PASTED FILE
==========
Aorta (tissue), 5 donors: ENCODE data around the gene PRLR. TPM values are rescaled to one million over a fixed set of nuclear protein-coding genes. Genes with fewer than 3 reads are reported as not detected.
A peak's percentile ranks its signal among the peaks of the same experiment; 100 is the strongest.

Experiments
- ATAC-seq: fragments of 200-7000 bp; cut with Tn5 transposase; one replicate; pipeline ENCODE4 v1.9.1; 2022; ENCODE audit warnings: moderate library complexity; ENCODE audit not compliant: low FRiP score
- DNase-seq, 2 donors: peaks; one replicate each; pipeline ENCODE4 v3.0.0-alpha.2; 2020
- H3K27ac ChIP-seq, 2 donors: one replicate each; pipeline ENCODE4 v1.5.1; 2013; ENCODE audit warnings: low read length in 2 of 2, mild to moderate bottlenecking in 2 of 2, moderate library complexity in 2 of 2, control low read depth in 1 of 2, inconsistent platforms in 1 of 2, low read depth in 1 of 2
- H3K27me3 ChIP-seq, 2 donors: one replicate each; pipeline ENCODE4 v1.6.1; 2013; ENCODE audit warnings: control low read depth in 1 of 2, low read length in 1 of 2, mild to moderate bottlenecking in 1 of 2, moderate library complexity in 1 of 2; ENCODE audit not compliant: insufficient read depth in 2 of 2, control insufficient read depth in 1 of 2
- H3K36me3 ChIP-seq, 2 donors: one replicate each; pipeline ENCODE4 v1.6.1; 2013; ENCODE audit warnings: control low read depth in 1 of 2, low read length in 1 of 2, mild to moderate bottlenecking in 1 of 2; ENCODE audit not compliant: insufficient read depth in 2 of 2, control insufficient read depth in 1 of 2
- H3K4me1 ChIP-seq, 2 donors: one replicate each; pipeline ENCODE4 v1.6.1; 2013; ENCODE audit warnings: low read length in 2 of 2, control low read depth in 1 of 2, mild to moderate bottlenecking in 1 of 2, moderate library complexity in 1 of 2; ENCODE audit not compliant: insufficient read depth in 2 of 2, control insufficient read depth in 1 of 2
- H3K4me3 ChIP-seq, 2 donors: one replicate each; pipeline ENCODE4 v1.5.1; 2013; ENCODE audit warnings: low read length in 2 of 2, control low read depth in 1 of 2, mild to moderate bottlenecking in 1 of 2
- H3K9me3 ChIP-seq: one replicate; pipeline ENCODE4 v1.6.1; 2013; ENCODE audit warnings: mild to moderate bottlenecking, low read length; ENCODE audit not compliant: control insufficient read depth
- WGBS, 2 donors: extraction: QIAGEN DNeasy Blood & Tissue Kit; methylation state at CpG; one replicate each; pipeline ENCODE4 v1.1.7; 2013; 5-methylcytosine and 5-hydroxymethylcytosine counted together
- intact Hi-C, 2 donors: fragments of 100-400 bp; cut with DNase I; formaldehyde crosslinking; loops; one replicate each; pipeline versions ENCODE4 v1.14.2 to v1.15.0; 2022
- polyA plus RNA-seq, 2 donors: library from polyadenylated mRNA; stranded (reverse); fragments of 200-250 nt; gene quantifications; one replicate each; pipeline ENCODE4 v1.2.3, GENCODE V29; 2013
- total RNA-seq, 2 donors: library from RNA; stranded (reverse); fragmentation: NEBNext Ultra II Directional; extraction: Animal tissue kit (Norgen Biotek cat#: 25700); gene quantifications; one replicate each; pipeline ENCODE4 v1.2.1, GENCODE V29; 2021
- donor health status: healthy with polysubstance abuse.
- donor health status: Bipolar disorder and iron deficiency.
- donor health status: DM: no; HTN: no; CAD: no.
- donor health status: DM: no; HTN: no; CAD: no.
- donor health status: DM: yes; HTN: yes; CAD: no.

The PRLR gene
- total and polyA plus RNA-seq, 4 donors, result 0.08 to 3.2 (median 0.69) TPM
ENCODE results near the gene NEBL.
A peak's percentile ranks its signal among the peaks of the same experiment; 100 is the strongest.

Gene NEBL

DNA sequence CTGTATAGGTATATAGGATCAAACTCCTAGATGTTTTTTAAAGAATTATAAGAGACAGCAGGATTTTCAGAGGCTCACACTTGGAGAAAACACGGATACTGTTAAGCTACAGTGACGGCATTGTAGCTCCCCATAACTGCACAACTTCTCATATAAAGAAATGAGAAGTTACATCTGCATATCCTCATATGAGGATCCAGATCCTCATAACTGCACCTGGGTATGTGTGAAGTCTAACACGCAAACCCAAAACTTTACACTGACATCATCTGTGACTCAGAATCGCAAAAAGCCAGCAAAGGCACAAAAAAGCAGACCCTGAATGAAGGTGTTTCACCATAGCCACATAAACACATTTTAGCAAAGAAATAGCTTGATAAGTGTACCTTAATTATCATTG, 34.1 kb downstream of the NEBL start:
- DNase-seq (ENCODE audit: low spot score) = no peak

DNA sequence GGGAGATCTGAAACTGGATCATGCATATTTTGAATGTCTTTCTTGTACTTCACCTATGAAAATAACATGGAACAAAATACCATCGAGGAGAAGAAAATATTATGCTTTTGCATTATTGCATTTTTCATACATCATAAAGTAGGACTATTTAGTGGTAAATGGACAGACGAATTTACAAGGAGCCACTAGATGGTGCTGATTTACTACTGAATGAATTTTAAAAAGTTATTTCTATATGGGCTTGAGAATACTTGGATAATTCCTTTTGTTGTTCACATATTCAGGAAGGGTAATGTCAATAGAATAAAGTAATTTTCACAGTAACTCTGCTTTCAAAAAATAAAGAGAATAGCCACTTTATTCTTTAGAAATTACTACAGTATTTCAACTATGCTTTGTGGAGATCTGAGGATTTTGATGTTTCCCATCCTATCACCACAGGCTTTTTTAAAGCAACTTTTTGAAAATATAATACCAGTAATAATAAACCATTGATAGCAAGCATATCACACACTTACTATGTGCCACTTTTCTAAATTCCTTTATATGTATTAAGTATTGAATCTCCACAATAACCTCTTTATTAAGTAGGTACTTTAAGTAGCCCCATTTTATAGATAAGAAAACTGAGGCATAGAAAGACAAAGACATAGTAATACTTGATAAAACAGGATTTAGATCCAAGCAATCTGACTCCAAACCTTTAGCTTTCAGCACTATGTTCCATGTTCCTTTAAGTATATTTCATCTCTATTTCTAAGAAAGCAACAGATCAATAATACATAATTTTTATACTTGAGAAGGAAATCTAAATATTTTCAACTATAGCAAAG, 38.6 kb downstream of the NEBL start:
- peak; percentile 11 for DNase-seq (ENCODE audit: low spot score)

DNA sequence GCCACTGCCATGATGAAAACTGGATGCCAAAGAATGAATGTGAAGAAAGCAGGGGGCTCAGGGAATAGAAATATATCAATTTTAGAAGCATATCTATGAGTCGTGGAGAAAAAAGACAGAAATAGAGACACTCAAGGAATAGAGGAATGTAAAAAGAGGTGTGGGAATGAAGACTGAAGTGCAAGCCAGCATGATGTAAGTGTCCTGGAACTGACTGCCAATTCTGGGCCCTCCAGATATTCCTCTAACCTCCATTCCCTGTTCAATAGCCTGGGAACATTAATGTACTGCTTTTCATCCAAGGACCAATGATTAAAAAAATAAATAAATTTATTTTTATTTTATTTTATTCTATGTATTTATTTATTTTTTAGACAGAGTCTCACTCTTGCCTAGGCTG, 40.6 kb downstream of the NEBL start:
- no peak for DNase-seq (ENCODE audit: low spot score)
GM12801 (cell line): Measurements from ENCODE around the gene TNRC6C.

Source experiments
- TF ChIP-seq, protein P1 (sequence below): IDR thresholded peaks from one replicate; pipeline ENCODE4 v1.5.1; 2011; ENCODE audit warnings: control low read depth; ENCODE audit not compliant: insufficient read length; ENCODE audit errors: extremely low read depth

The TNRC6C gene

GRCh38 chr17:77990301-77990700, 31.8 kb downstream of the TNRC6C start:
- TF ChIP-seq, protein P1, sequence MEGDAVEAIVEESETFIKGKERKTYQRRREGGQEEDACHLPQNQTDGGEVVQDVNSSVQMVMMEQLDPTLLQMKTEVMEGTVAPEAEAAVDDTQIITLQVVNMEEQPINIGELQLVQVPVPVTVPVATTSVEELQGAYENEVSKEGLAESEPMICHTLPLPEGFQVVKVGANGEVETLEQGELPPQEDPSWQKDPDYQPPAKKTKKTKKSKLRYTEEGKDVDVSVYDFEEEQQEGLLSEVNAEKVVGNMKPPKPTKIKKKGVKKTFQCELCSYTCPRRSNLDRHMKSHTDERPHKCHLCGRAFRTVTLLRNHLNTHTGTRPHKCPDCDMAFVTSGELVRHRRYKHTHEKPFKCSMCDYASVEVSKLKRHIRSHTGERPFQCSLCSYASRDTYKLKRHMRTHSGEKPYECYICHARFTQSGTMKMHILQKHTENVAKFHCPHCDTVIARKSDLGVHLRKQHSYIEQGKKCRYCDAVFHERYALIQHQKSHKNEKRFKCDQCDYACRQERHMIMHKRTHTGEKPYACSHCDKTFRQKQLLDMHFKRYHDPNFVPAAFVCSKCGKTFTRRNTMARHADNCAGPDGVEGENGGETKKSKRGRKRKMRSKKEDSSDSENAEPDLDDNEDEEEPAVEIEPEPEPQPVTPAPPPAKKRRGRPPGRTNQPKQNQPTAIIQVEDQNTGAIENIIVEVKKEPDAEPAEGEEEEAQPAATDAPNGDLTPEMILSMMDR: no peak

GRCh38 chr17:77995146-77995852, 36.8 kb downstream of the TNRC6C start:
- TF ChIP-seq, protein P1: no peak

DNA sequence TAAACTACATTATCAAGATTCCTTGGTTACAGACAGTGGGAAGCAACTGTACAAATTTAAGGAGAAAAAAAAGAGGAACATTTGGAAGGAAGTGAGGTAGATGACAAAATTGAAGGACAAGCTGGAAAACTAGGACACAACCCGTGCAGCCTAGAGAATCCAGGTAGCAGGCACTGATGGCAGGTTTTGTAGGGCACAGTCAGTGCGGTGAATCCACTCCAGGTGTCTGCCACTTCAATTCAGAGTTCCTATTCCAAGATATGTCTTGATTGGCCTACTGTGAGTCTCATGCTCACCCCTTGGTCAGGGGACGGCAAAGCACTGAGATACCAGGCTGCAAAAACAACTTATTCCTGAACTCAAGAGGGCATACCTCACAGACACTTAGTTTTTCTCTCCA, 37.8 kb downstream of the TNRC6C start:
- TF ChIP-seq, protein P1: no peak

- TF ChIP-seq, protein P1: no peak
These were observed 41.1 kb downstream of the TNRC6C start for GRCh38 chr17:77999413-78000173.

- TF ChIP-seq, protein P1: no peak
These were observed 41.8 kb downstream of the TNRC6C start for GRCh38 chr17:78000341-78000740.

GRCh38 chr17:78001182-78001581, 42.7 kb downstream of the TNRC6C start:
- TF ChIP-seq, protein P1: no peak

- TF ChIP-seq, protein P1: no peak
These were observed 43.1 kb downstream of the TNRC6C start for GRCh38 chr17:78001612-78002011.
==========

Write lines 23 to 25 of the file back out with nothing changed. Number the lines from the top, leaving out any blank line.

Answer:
ENCODE results near the gene NEBL.
A peak's percentile ranks its signal among the peaks of the same experiment; 100 is the strongest.

Gene NEBL